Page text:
SOS English: e.g. vs. i.e.

You’ve probably heard and also used the terms “e.g.” and “i.e.,” especially in scholarly writing. It’s also possible that you’ve used them interchangeably as many other people do. However, these two abbreviations that actually derive from Latin (and not English) mean different things. It is necessary to use the correct abbreviation to ensure that the meaning of a sentence is retained.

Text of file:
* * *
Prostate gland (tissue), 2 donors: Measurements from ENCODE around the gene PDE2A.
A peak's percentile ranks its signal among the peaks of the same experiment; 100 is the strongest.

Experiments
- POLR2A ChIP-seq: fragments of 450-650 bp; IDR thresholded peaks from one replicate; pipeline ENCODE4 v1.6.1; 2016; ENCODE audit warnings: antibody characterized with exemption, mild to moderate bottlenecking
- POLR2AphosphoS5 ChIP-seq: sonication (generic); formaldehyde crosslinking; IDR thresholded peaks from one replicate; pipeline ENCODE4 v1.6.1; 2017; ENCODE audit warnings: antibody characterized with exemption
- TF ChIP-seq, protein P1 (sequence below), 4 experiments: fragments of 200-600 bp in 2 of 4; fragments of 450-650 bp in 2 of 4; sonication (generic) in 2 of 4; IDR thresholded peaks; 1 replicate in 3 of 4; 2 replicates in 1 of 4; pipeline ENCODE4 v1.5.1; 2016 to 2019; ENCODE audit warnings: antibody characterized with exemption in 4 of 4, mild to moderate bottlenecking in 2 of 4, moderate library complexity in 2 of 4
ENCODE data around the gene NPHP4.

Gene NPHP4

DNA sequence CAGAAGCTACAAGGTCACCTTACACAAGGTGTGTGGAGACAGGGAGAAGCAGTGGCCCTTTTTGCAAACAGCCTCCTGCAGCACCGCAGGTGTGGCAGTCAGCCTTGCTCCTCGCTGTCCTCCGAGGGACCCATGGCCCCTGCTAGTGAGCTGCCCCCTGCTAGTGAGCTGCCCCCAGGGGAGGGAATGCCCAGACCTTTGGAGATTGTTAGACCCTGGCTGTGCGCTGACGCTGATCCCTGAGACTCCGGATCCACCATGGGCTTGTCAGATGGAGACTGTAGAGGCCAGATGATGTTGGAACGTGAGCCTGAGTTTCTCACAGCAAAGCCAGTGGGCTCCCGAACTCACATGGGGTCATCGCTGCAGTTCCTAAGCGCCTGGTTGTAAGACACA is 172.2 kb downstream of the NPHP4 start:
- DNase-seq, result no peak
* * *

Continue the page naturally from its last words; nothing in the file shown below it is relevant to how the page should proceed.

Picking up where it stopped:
You mostly use “e.g.” and “i.e.” at the beginning of a nonrestrictive element which is enclosed in either commas or parentheses. It’s also suggested to use a comma after both “e.g.” and “i.e.”
But let’s have a closer look! Continue reading SOS English: e.g. vs. i.e.